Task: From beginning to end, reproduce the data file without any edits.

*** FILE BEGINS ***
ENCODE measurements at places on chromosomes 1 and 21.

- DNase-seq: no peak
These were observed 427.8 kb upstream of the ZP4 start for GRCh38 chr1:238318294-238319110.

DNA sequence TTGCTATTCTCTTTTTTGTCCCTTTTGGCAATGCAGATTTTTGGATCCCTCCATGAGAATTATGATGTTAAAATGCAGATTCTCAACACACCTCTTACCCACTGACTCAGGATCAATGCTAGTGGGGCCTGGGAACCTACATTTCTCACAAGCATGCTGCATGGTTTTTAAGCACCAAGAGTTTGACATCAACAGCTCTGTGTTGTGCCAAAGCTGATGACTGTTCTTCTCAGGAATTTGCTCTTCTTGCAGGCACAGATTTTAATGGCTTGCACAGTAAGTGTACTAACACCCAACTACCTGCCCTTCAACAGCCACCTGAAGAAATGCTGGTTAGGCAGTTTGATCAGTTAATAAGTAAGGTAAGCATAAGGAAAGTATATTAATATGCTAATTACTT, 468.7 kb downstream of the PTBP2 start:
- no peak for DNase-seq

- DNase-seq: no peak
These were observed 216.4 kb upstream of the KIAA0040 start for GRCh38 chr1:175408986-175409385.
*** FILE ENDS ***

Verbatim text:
ENCODE measurements at places on chromosomes 1 and 21.

- DNase-seq: no peak
These were observed 427.8 kb upstream of the ZP4 start for GRCh38 chr1:238318294-238319110.

DNA sequence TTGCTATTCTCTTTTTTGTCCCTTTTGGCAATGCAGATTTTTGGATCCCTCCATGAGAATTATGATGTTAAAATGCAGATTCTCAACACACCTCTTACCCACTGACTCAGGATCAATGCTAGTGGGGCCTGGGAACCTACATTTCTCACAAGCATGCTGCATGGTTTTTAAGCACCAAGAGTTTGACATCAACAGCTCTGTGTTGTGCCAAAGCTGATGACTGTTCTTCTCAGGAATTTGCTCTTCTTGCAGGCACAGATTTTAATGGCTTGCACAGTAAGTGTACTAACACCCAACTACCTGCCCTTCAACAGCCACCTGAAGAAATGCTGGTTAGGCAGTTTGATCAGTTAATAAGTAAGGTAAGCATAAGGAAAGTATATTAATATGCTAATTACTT, 468.7 kb downstream of the PTBP2 start:
- no peak for DNase-seq

- DNase-seq: no peak
These were observed 216.4 kb upstream of the KIAA0040 start for GRCh38 chr1:175408986-175409385.